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iPad  header logo

Breakfinity

For: iPad   Also on: iPhone

Break out

Product: Breakfinity | Developer: Phil Hassey | Format: iPad | Genre: Arcade, Retro | Players: 1 | Version: Europe
 
Breakfinity iPad, thumbnail 1
One of my enduring memories of the first home computer my family owned involves copying code out of a library book in order to create a Breakout clone.

I felt like a wizard, tapping in enchanted runes and hieroglyphs to make squares and bats appear on the tiny television the computer was hooked up to.

But that was more than 20 years ago, and while the finished game was playable, it wasn't exactly fun. The same could said of Breakfinity.

It's a retro-looking Breakout clone with a slight endless-runner twist that sees you scrolling up the screen, clearing a path through bricks as you go.

But it never manages to shake away the decades-old template it's built around, and the added ideas never really kick in hard enough to make you feel like you're playing anything other than another Breakout clone.

Not exactly broken

Each playthrough sees you bouncing a ball into strips of blocks. You don't need to smash all the blocks to progress -you just need to batter a hole through them that lets your ball disappear at the top of the screen.

You'll shuttle forward and then and have to hit your way through another stretch of blocks. Except this time your ball will be moving a little faster.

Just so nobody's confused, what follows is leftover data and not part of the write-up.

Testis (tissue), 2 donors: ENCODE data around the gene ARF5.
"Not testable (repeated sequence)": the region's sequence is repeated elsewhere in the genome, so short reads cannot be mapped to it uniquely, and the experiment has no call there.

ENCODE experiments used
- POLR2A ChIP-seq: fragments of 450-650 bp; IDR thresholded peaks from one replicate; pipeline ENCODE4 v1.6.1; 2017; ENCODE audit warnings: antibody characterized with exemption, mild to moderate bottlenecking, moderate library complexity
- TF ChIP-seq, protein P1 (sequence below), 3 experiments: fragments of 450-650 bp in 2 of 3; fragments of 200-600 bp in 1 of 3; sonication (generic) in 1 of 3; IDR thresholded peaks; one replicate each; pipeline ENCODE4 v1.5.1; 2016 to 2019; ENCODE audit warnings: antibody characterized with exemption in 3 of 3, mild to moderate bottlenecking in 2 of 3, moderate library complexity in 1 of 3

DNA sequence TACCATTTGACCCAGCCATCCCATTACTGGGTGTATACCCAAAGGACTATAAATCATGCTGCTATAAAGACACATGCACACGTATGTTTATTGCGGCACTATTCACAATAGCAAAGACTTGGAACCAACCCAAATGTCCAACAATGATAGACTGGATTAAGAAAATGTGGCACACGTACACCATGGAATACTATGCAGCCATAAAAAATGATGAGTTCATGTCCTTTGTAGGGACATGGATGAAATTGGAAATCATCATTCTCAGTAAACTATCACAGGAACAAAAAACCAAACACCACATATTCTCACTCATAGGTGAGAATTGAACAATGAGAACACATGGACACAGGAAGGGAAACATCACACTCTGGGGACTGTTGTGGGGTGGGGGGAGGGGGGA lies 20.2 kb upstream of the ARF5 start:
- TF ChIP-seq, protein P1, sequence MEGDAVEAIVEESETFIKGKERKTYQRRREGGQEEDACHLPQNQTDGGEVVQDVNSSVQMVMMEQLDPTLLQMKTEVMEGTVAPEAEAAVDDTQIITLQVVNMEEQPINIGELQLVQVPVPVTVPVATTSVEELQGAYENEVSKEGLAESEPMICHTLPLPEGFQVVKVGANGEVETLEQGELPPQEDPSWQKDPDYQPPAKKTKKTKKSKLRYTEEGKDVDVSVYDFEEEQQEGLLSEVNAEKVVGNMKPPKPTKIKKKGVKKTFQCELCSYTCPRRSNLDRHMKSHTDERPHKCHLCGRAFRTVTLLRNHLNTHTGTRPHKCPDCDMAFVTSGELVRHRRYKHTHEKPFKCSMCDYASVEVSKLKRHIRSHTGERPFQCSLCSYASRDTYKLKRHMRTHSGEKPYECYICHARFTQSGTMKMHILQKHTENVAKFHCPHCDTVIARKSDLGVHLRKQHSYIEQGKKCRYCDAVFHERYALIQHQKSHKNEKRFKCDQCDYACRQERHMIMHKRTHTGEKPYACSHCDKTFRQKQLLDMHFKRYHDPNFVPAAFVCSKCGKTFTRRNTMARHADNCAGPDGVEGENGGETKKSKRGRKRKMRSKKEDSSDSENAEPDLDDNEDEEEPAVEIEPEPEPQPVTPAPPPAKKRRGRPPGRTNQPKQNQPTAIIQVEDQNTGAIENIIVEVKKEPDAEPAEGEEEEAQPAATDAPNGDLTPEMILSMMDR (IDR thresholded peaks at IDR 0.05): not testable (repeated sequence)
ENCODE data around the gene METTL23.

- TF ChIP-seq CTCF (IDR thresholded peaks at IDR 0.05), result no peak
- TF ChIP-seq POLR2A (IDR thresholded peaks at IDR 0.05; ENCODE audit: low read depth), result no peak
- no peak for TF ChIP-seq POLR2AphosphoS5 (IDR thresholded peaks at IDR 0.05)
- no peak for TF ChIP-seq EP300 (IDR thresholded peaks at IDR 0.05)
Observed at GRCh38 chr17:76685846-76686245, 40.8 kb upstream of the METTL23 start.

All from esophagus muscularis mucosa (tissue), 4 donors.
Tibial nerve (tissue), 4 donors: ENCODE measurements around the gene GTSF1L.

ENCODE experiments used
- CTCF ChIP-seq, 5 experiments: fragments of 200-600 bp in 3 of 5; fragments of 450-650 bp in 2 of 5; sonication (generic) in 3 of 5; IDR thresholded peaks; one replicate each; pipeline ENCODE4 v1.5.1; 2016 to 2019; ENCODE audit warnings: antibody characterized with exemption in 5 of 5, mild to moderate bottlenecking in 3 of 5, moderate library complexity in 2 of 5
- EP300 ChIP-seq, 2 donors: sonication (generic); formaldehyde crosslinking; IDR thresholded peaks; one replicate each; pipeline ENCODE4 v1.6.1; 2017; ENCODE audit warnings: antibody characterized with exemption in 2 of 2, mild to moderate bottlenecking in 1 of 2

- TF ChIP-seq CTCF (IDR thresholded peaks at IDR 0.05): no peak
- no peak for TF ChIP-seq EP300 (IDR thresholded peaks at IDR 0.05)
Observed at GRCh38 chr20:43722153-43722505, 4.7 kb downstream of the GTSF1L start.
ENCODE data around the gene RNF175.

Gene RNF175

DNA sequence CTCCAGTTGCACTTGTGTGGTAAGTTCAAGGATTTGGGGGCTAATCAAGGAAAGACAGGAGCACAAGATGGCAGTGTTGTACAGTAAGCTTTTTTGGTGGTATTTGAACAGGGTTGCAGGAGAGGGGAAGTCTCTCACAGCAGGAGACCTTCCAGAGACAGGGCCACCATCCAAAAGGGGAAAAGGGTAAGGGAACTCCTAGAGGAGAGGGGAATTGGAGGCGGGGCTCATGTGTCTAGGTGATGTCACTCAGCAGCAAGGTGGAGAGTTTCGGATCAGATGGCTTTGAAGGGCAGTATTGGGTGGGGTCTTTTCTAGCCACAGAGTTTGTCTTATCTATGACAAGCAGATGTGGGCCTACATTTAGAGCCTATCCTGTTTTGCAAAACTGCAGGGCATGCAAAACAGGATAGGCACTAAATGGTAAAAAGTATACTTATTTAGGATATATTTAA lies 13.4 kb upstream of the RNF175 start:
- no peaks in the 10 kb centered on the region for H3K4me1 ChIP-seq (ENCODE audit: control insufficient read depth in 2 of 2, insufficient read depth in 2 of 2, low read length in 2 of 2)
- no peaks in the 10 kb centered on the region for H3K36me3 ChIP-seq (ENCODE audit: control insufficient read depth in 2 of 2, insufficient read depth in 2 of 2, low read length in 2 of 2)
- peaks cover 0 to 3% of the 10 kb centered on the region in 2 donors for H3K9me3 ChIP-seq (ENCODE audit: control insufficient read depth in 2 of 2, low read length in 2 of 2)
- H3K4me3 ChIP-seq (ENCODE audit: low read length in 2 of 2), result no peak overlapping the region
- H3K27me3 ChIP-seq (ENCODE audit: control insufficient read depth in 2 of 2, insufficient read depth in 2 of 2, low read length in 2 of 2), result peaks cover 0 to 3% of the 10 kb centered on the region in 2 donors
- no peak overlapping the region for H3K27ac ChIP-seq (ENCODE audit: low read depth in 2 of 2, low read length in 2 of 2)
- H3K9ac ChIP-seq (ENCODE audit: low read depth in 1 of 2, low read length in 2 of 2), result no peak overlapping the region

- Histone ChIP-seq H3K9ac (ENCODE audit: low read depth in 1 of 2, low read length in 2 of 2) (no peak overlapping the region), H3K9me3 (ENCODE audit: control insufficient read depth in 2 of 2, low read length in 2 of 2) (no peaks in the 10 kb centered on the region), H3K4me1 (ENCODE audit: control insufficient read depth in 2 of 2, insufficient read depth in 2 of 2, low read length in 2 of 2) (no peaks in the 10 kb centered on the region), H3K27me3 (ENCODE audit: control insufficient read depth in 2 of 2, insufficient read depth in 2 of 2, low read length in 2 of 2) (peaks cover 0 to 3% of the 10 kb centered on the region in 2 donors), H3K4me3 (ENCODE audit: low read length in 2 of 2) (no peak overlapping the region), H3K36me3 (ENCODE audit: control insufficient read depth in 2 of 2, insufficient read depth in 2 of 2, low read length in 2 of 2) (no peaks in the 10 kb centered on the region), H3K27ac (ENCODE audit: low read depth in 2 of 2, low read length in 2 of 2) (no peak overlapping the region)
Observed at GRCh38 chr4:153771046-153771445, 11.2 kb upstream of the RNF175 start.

Repeat until you miss a ball with your bat. Then you've got the choice to start again, buy a ball with the currency you earn from smashing tougher blocks, or watch an advert to get a free ball.

It's a game of high score chasing and testing your own skills, but while the level shifts make things a bit more interesting, it's really just another way of avoiding a loading screen.

Down and out

The presentation is flat and not very interesting, and while there's some variety as you move through the game, it's never enough to really keep you involved.

There are the usual power-ups, from lasers to bat-extenders, and they do exactly what you'd expect them to.

And that's Breakfinity in a nutshell. It's everything you'd expect from a slightly tweaked Breakout, and not one iota more.
 
Breakfinity
Reviewer photo
Harry Slater | 15 April 2014
It's reasonably well put together, but Breakfinity isn't anything more than another copy of a very old game
 
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Joined:
Sep 2008
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dadditude | 06:44 - 16 April 2014
My biggest complaint with Breakfinity isn't the repetitive nature of the game. It's that there is no way to configure the sensitivity of the paddle movement. While others may be fine with the paddle's movement speed, it moves too fast for my taste.
 
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